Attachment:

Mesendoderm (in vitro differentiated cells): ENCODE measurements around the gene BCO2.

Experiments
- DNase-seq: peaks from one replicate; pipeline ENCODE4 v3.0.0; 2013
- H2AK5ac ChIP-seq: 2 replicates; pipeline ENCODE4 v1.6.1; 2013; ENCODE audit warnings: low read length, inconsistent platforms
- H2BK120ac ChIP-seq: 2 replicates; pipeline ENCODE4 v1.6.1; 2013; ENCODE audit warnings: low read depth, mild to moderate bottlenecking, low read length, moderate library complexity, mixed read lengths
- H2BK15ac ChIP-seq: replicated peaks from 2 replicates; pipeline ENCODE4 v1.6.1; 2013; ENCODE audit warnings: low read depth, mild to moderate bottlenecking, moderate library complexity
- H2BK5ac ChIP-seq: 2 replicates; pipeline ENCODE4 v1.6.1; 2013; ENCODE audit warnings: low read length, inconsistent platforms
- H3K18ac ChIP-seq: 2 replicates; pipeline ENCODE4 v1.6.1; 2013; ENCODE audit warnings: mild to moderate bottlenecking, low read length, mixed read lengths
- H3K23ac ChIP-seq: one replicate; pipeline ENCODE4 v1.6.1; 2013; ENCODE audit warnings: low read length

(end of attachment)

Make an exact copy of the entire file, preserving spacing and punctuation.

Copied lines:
Mesendoderm (in vitro differentiated cells): ENCODE measurements around the gene BCO2.

Experiments
- DNase-seq: peaks from one replicate; pipeline ENCODE4 v3.0.0; 2013
- H2AK5ac ChIP-seq: 2 replicates; pipeline ENCODE4 v1.6.1; 2013; ENCODE audit warnings: low read length, inconsistent platforms
- H2BK120ac ChIP-seq: 2 replicates; pipeline ENCODE4 v1.6.1; 2013; ENCODE audit warnings: low read depth, mild to moderate bottlenecking, low read length, moderate library complexity, mixed read lengths
- H2BK15ac ChIP-seq: replicated peaks from 2 replicates; pipeline ENCODE4 v1.6.1; 2013; ENCODE audit warnings: low read depth, mild to moderate bottlenecking, moderate library complexity
- H2BK5ac ChIP-seq: 2 replicates; pipeline ENCODE4 v1.6.1; 2013; ENCODE audit warnings: low read length, inconsistent platforms
- H3K18ac ChIP-seq: 2 replicates; pipeline ENCODE4 v1.6.1; 2013; ENCODE audit warnings: mild to moderate bottlenecking, low read length, mixed read lengths
- H3K23ac ChIP-seq: one replicate; pipeline ENCODE4 v1.6.1; 2013; ENCODE audit warnings: low read length